Weird, then, that MacNeice’s work has often been seen as a footnote to that of his illustrious pal W.H. Auden, when he’s so clearly a hugely original poet in his own right. And when, among more recent generations, the likes of Seamus Heaney, Michael Longley, Derek Mahon, Don Paterson and Conor O’Callaghan have all cited him as a major influence in their own writing. It’s not like ‘Snow’ was a one hit wonder, either. Despite some of the less exciting – and often lengthy – stuff he wrote in the early 50s, MacNeice only got better, perfecting his moving, atmospheric and powerful lyric poems until his final and best collection, The Burning Perch, appeared in 1963, shortly after his death.
How can I convince you of how good The Burning Perch is, without just saying its worth forking out the thirty quid for MacNeice’s hefty Collected Poems, just for this short book’s appearance in it? Well, if you want to know where some of today’s best poets get their linguistic tricks from, you needn’t look much further.
Many of the poems in The Burning Perch attempt to use the past – both in a personal and shared sense – to make sense of the present; something we often do (writers or not) in our own lives. But in the final poem of the book, ‘Coda’, MacNeice seems uncertain:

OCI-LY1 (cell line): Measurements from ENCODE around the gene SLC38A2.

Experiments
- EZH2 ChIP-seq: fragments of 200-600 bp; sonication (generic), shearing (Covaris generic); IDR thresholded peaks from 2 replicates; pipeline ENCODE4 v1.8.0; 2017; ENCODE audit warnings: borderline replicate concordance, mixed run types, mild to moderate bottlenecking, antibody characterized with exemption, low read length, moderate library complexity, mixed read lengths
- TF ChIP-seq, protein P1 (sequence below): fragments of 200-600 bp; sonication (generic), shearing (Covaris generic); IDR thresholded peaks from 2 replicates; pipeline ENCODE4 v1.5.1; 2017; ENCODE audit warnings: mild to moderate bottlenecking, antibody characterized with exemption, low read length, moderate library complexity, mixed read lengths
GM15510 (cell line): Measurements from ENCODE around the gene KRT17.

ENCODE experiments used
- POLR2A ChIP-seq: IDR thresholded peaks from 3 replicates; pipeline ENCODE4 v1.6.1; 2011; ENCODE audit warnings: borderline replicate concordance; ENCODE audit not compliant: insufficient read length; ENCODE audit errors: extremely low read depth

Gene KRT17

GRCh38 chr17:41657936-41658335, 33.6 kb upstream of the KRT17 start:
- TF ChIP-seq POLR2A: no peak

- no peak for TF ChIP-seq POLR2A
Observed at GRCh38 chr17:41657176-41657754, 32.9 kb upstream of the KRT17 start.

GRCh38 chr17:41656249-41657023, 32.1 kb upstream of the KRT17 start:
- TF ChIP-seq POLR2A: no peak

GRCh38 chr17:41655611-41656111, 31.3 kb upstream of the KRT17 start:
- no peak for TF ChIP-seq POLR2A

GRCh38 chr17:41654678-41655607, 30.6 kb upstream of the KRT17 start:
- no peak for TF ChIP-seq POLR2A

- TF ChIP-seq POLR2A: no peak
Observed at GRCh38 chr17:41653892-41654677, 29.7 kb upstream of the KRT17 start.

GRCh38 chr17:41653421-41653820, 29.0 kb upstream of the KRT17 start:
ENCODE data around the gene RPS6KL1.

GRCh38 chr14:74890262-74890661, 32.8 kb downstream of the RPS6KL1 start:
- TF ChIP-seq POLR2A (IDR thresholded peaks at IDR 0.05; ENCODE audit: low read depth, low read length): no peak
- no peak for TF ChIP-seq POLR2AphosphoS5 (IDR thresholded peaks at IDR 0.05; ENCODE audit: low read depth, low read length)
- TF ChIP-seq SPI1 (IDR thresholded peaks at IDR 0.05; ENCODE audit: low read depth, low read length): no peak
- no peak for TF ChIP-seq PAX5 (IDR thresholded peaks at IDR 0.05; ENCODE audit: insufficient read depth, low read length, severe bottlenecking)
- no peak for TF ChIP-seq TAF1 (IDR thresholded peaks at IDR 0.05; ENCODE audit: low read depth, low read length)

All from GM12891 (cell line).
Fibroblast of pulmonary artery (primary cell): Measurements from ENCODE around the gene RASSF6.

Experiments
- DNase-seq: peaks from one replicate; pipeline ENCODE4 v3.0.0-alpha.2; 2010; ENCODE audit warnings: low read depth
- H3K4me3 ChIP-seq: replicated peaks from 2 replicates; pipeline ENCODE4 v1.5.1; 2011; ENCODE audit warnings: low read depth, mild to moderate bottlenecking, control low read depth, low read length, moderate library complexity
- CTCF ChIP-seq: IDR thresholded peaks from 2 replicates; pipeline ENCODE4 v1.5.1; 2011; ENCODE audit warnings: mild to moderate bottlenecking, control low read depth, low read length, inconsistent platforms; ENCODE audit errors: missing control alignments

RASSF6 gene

So much for the past; in the presentEither way, the desire in so many of MacNeice’s poems is to more fully understand himself, others, and the world around him: something that all of us can relate to. What’s more, in reading his best poems, you come away with a wider – but never prescriptive – perspective on all sorts of things, not least your own life. He is, as one poet once described him, ‘the laureate of in-between-ness’: his writing as relevant now as ever to our fast moving, changing, and sometimes disorienting times.
There are moments caught between heart-beats
When maybe we know each other better.
this article was first published by The Poetry Society in 2010, in YM: New Work in Poetry.